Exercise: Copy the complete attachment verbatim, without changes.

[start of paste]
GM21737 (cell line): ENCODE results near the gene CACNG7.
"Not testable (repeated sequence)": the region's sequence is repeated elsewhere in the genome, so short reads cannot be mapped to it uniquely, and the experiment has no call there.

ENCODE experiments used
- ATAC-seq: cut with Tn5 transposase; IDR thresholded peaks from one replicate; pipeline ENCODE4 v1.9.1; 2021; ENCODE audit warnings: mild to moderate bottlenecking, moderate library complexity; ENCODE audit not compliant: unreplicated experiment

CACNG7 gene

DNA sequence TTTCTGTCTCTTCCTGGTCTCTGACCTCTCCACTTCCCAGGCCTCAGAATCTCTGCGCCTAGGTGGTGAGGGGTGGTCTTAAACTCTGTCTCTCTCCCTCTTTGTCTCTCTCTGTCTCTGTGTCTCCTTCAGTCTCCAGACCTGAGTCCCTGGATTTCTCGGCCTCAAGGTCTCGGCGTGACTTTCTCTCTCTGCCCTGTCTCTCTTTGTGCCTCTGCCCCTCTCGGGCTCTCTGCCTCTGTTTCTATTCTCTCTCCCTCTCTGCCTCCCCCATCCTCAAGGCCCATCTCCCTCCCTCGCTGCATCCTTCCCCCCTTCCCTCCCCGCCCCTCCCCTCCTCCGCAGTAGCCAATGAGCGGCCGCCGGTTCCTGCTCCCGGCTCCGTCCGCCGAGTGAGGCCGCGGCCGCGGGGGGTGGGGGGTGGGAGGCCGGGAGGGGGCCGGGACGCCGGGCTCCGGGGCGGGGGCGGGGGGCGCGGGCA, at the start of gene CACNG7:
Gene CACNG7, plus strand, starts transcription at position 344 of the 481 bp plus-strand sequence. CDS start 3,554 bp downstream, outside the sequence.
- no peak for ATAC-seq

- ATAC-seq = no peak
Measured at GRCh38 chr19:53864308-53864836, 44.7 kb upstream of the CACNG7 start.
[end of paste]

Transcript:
GM21737 (cell line): ENCODE results near the gene CACNG7.
"Not testable (repeated sequence)": the region's sequence is repeated elsewhere in the genome, so short reads cannot be mapped to it uniquely, and the experiment has no call there.

ENCODE experiments used
- ATAC-seq: cut with Tn5 transposase; IDR thresholded peaks from one replicate; pipeline ENCODE4 v1.9.1; 2021; ENCODE audit warnings: mild to moderate bottlenecking, moderate library complexity; ENCODE audit not compliant: unreplicated experiment

CACNG7 gene

DNA sequence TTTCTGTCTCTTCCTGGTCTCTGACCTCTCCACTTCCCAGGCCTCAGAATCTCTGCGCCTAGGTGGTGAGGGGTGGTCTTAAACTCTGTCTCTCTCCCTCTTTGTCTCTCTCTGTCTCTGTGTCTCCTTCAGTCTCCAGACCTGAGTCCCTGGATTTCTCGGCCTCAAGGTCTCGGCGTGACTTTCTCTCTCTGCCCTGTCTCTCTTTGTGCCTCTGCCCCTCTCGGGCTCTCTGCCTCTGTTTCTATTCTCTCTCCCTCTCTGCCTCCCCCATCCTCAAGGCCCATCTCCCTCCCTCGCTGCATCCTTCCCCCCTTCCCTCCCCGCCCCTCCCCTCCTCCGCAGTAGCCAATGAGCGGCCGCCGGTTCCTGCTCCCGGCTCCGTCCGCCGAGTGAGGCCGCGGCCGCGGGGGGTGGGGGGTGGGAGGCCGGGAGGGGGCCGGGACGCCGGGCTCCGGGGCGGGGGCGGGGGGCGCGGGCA, at the start of gene CACNG7:
Gene CACNG7, plus strand, starts transcription at position 344 of the 481 bp plus-strand sequence. CDS start 3,554 bp downstream, outside the sequence.
- no peak for ATAC-seq

- ATAC-seq = no peak
Measured at GRCh38 chr19:53864308-53864836, 44.7 kb upstream of the CACNG7 start.